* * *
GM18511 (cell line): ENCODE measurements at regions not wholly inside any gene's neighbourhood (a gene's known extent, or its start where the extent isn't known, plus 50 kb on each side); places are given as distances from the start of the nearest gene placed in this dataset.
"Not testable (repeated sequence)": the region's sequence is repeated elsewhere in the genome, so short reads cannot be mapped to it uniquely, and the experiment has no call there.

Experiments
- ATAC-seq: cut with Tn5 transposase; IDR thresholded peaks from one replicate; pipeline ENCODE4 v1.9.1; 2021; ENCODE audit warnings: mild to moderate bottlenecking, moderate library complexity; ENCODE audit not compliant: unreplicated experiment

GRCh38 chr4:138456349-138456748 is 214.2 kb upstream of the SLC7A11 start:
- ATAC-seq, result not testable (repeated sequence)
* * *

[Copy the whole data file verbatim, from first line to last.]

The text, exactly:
GM18511 (cell line): ENCODE measurements at regions not wholly inside any gene's neighbourhood (a gene's known extent, or its start where the extent isn't known, plus 50 kb on each side); places are given as distances from the start of the nearest gene placed in this dataset.
"Not testable (repeated sequence)": the region's sequence is repeated elsewhere in the genome, so short reads cannot be mapped to it uniquely, and the experiment has no call there.

Experiments
- ATAC-seq: cut with Tn5 transposase; IDR thresholded peaks from one replicate; pipeline ENCODE4 v1.9.1; 2021; ENCODE audit warnings: mild to moderate bottlenecking, moderate library complexity; ENCODE audit not compliant: unreplicated experiment

GRCh38 chr4:138456349-138456748 is 214.2 kb upstream of the SLC7A11 start:
- ATAC-seq, result not testable (repeated sequence)